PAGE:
Anelok: business 3/4, finances
werner at almesberger.net
Thu Jul 16 21:38:31 UTC 2015
The project has so far been self-financed, but it will need external
money to proceed. This is a rough overview of financing stages in
relation to the product development process:
The funds will be mainly used for
- compensations, i.e., what's needed to keep key people in the
- lab, office equipment, and any other infrastructure (servers, etc.),
- materials for prototypes,
- external services, such as prototype manufacturing, accounting,
certification (FCC, CE, ...), etc., and
- pre-financing of production.
The idea is to have multiple fundraisers, some of which would be
crowdfunding. Ideally, the crowdfunding would not be attempted
before the product looks reasonably nice and the of number potential
surprises and delays is low. Therefore, we'd like to try to make a
first fundraiser based solely on donations and possibly investment.
This may sound complicated, and it is. The reason for this lies in
no small part in very tricky legislation that impedes a lot of
- Donation: you like the project and give it money, expecting
nothing in return. Almost as if giving money to a charity, except
that Anelok is not a charity.
- Loan: a loan would be a contract where you give the company money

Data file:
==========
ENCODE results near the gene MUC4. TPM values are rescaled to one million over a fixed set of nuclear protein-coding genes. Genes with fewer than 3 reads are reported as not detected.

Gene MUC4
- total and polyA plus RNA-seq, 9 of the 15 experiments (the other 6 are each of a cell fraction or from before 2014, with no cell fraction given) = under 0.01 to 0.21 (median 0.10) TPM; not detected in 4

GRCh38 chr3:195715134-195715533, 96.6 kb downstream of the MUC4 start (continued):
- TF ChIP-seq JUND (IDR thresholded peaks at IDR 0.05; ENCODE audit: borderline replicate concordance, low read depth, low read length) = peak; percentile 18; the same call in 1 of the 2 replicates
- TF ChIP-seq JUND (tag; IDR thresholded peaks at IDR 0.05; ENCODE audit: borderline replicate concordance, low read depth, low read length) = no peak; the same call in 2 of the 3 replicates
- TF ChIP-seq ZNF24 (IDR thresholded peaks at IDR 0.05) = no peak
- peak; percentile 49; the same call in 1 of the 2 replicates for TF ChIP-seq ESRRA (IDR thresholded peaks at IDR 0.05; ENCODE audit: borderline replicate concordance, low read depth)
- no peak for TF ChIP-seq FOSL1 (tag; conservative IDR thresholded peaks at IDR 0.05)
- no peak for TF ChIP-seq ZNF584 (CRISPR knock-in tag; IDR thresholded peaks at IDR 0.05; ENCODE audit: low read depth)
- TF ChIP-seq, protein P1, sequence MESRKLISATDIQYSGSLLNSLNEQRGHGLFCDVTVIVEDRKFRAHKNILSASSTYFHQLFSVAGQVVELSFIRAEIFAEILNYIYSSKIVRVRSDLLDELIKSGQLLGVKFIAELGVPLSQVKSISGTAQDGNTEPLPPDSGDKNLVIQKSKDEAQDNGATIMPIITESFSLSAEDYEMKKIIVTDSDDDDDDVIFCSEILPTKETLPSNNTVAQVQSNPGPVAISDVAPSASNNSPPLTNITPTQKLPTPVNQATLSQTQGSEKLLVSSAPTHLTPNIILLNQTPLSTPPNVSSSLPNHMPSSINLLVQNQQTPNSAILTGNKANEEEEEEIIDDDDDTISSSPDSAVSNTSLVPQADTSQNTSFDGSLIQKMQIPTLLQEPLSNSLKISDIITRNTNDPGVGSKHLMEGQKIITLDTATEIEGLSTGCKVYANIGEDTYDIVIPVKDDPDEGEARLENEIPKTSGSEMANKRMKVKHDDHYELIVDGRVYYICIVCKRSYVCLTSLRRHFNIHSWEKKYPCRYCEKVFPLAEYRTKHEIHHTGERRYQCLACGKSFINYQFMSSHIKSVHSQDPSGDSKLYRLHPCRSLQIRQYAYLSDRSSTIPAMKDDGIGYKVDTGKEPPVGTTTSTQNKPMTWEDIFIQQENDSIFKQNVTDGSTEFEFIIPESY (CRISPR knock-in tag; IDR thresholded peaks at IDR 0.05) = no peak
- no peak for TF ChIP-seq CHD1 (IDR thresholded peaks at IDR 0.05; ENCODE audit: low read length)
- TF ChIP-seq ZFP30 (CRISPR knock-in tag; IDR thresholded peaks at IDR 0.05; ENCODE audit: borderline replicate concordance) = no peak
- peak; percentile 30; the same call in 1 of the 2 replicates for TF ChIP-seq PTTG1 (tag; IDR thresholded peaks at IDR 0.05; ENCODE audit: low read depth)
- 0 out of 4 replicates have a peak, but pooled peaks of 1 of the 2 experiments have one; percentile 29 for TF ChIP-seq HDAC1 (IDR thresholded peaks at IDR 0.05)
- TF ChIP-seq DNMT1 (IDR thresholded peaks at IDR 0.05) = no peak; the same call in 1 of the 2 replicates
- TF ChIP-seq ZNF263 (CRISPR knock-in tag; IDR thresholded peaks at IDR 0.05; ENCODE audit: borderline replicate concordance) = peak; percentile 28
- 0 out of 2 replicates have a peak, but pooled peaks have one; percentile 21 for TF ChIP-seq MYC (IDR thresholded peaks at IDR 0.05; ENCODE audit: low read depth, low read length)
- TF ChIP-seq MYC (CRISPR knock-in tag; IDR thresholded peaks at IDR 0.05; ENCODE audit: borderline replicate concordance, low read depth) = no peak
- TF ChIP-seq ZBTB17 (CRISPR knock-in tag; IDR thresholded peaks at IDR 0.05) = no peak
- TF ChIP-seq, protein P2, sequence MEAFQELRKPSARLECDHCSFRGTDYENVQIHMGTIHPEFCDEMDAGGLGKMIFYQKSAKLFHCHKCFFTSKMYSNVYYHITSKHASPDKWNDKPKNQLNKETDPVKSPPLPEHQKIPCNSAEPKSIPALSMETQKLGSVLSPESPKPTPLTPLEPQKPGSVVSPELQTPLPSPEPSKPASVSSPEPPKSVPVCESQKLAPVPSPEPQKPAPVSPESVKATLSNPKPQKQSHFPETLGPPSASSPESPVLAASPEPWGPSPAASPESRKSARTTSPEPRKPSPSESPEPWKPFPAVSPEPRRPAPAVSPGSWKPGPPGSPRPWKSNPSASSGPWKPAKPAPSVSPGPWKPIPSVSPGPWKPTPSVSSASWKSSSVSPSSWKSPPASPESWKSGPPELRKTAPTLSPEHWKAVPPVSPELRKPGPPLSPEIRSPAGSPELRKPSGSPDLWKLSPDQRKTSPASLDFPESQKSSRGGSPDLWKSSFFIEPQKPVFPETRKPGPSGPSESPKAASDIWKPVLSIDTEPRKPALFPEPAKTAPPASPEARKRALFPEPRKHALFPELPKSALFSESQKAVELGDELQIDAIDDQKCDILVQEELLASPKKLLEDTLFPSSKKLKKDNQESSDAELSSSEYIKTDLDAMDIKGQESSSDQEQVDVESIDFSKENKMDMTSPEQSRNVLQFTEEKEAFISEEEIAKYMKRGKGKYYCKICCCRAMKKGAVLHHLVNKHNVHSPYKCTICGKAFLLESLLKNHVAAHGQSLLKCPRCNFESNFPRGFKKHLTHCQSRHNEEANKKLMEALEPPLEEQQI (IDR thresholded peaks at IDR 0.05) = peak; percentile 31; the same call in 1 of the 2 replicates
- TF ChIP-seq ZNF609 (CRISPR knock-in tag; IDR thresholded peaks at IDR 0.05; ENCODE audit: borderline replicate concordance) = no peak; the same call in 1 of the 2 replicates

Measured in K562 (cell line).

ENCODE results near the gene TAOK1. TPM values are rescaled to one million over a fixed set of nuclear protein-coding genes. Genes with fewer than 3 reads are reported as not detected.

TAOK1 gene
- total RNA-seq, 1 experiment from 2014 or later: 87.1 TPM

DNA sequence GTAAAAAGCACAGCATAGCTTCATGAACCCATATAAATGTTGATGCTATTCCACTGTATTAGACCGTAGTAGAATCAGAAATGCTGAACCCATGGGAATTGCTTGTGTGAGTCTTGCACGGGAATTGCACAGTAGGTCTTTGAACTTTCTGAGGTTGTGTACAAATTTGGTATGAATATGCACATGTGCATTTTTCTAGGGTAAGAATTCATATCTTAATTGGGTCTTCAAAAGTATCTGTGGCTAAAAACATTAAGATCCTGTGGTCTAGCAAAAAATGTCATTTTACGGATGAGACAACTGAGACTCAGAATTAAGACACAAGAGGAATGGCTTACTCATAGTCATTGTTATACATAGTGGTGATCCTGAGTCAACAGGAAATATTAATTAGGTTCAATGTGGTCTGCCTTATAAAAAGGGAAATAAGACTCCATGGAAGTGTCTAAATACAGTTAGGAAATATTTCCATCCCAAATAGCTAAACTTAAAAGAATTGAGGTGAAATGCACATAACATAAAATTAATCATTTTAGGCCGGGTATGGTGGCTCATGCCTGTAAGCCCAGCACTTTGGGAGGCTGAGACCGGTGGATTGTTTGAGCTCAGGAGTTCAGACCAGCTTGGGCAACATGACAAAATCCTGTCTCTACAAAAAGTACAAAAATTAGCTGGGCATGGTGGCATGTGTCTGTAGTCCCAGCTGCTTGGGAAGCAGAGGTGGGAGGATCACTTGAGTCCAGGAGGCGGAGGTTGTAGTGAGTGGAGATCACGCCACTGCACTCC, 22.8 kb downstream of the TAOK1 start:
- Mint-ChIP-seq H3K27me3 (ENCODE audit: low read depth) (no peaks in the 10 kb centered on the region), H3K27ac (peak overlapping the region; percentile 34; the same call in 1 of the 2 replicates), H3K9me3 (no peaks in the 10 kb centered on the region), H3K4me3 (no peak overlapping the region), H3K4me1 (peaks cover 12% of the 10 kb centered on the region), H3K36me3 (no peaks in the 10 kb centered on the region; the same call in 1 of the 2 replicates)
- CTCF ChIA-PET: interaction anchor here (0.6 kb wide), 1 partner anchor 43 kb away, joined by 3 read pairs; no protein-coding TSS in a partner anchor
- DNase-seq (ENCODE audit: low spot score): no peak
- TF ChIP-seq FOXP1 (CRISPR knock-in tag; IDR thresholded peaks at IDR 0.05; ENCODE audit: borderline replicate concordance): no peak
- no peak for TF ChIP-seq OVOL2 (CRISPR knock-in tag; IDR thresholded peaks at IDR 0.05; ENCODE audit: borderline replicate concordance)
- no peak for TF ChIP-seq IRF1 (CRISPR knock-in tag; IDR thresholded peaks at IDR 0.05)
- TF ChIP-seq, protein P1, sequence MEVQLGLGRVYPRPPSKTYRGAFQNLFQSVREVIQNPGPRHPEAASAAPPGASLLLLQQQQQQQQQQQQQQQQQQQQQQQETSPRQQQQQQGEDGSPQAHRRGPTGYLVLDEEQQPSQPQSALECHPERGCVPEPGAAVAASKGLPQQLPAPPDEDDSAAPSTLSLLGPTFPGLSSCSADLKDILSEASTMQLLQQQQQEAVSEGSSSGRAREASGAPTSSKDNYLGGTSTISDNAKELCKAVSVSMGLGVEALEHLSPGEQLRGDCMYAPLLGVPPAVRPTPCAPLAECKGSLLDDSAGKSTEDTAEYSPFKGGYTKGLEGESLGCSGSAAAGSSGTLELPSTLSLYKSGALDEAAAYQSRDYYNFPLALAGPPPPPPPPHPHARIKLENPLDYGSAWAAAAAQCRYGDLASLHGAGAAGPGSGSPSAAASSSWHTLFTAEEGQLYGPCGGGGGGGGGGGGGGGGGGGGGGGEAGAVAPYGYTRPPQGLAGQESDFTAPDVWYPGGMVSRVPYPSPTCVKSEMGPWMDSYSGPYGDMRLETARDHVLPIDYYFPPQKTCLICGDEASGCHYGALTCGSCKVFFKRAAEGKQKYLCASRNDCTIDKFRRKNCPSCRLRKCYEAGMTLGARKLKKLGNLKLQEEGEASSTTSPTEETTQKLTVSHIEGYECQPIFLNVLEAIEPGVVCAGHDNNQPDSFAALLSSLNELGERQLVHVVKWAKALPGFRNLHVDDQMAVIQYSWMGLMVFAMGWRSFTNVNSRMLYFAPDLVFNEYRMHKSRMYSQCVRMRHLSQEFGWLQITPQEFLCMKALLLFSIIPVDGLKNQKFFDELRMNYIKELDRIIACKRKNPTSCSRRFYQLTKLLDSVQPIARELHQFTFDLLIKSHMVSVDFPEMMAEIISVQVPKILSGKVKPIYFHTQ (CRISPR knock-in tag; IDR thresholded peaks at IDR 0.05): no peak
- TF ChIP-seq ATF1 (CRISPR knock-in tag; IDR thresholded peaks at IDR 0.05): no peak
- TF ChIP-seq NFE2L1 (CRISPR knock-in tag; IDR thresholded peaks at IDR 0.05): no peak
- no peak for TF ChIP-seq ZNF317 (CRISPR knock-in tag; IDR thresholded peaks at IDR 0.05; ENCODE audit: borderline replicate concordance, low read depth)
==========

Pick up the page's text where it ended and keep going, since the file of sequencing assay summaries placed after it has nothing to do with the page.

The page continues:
and the company promises to pay it back. Unfortunately, regulations
seem very unfriendly when it comes to loans. In particular, it
appears that, under UK law, the company would have to have at any
time (!) assets that are at least as valuable as the total debt,
lest it be declared bankrupt even if it hasn't missed a single
So for now it seem that taking loans would be too risky.
- Investment: the company can and will emit shares, which can then pay
dividends, and so on. However, being a private company, it can't sell
shares to anyone who isn't already affiliated with the company.
A publicly traded company would not have such restrictions, but there
would be an enormous overhead for reporting and compliance.
It seems however that anyone who is interested in becoming a founding
member of the company could do so, just as long as the company hasn't
been created just yet. We're investigating this possibility.
- Pre-orders: this is basically what crowdfunding is. That can be done,
but if we accept pre-orders very early, there may not be all that
many, and any marketing campaign aimed at attracting crowdfunders
would be inefficient or dishonest (or both) if development is still
far from defining the actual product.
Another disadvantage of pre-orders is that one has to involve a large
number of people is significant funds are to be raised with a product
of moderate cost.
So we would like to start with donations or (if this works out)
additional founders now, and then make a crowdfunding campaign later
on. The exact timing and the number of fundraisers depends on how much
we could get on each round.
More information about the discussion